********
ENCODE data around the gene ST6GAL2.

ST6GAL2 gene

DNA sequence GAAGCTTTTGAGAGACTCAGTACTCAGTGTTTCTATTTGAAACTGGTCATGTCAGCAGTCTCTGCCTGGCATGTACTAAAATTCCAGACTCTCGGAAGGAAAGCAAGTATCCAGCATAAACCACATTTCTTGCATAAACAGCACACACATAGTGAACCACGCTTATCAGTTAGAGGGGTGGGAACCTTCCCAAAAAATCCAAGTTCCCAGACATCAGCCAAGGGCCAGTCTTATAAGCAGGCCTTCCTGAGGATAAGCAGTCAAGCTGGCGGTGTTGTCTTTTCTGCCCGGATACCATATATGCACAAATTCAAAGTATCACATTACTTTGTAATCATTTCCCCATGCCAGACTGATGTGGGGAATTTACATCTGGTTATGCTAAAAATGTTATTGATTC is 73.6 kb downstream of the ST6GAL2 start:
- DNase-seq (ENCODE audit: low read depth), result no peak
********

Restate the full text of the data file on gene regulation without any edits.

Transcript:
ENCODE data around the gene ST6GAL2.

ST6GAL2 gene

DNA sequence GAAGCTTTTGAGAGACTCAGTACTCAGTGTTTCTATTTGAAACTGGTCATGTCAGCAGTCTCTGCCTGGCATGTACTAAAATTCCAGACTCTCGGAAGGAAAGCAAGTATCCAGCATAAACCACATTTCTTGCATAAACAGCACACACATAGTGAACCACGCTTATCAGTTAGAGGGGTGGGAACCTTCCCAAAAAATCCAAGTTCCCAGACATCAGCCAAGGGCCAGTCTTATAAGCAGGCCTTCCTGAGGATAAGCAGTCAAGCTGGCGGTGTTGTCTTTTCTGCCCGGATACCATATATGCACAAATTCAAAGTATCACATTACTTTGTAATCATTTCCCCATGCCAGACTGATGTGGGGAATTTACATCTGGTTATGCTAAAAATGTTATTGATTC is 73.6 kb downstream of the ST6GAL2 start:
- DNase-seq (ENCODE audit: low read depth), result no peak